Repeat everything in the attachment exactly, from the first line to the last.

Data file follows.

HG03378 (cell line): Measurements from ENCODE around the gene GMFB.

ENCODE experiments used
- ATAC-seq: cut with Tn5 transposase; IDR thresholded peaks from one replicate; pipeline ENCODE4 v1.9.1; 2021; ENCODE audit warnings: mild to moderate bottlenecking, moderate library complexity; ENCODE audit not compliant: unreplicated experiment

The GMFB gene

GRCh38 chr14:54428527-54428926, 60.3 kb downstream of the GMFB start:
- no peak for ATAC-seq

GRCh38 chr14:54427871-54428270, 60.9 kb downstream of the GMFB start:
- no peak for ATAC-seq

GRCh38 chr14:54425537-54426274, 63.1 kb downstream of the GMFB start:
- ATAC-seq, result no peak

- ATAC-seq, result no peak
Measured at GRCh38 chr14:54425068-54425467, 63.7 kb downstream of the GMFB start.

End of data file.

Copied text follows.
HG03378 (cell line): Measurements from ENCODE around the gene GMFB.

ENCODE experiments used
- ATAC-seq: cut with Tn5 transposase; IDR thresholded peaks from one replicate; pipeline ENCODE4 v1.9.1; 2021; ENCODE audit warnings: mild to moderate bottlenecking, moderate library complexity; ENCODE audit not compliant: unreplicated experiment

The GMFB gene

GRCh38 chr14:54428527-54428926, 60.3 kb downstream of the GMFB start:
- no peak for ATAC-seq

GRCh38 chr14:54427871-54428270, 60.9 kb downstream of the GMFB start:
- no peak for ATAC-seq

GRCh38 chr14:54425537-54426274, 63.1 kb downstream of the GMFB start:
- ATAC-seq, result no peak

- ATAC-seq, result no peak
Measured at GRCh38 chr14:54425068-54425467, 63.7 kb downstream of the GMFB start.